Monday, March 23, 2009

The Borthwicks of Raeshaw

In times of merriment, my late father used to enjoy tormenting Mum by referring to her, and her Borthwick forebears as “filthy lowlanders.” This was based on the presumption that his own mother’s Campbell antecedents were sufficiently embedded in the Highland clans, notwithstanding the Hanoverian outrages of Colloden and Glencoe, of which Mum was careful to remind him, somewhat sniffily, by way of slightly less good-humoured risposte.

The Borthwicks were indeed a border family, but with some distinction.

According to a lengthy memorandum drafted in his elegant longhand by my great-great-grandfather, Alexander Hay Borthwick, and prudently preserved for posterity by Aunt Jean—evidently much consulted in her researches—the Borthwicks of Raeshaw, meaning the border-dwelling Borthwicks of Dumfriesshire and Midlothian, were descended from William Borthwick, fourth Lord Borthwick of that Ilk, of Borthwick Castle in Midlothian (above).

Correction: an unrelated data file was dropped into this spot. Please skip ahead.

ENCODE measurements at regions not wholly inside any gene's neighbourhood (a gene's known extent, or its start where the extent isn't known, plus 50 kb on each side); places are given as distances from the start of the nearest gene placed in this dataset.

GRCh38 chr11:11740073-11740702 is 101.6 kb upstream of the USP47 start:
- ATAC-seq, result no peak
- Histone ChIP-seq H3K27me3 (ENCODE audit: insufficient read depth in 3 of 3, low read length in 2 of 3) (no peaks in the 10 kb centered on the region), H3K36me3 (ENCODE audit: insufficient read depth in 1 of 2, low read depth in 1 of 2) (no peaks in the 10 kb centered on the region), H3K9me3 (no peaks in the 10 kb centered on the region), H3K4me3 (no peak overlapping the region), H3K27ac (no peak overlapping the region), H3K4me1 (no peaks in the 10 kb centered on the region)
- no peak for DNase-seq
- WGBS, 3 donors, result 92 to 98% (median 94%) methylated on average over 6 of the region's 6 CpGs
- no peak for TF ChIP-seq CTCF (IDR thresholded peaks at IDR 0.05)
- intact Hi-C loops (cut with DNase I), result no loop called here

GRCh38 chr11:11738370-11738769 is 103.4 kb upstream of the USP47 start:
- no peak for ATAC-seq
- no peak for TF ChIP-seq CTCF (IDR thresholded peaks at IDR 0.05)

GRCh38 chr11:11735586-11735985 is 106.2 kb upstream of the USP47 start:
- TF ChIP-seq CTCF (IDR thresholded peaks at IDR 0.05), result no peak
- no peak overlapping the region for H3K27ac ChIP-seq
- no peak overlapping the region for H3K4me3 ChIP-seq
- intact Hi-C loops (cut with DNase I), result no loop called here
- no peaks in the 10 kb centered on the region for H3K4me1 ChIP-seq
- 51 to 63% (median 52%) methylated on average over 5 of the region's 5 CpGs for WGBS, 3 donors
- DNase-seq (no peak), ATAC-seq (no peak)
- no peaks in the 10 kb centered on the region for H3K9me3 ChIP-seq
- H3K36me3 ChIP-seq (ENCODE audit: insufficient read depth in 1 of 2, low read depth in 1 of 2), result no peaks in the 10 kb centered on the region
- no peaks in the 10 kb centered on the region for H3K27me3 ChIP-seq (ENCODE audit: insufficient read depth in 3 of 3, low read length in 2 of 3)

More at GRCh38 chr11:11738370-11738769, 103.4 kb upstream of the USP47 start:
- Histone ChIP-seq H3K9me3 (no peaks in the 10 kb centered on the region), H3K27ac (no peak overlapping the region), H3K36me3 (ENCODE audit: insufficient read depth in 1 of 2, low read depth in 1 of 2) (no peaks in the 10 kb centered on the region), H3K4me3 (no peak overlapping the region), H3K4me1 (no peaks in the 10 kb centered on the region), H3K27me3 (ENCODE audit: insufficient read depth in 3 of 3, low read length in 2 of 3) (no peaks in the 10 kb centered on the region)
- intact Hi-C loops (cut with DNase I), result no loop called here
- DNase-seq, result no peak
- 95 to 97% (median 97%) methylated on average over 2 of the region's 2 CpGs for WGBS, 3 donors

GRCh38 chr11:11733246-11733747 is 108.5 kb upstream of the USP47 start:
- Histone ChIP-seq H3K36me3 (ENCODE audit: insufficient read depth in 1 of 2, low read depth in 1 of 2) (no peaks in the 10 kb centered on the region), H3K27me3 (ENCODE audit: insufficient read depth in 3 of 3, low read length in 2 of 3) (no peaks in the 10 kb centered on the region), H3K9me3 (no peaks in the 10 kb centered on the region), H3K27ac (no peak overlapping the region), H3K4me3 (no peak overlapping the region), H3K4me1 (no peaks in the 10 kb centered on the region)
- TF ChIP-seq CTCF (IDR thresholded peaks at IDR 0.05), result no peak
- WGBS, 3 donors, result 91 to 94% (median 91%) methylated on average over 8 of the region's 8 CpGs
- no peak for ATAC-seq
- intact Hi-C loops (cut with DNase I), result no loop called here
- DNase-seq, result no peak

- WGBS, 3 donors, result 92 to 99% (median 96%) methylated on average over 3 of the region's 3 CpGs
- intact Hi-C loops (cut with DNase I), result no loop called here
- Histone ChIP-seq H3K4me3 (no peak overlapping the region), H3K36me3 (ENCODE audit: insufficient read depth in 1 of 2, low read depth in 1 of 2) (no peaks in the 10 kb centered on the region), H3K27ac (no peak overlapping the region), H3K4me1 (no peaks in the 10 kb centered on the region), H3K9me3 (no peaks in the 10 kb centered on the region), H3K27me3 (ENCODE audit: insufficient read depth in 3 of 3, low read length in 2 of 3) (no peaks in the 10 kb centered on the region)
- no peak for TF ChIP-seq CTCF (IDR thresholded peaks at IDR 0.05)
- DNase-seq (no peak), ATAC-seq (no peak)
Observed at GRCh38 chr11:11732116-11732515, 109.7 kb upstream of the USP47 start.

Lord Borthwick was Governor of Stirling Castle and guardian of the infant King James V following the catastrophic defeat by the English in Northumberland of the invading Scots army at the bloody Battle of Flodden Field on September 9, 1513. Lady Borthwick, whom this Lord Borthwick married in 1491, was Margaret, the daughter of John Hay of Yester.

In the early seventeenth century, Lord Borthwick’s junior, junior,
junior descendant, William Borthwick, wound up as Laird of Raeshaw at the head of Gala Water in the Scottish borders, about twenty miles southeast of Edinburgh.

“The families of Borthwick and Pringle,” wrote Mr. Borthwick, “were at that time the most influential in that [unpromising] part of the country, and as even happens in these present times [c. 1880], they had constant disputes about their marches [boundaries] which led to a quarrel between the above William Borthwick and James Pringle, resulting in a duel with swords in which James Pringle was killed.”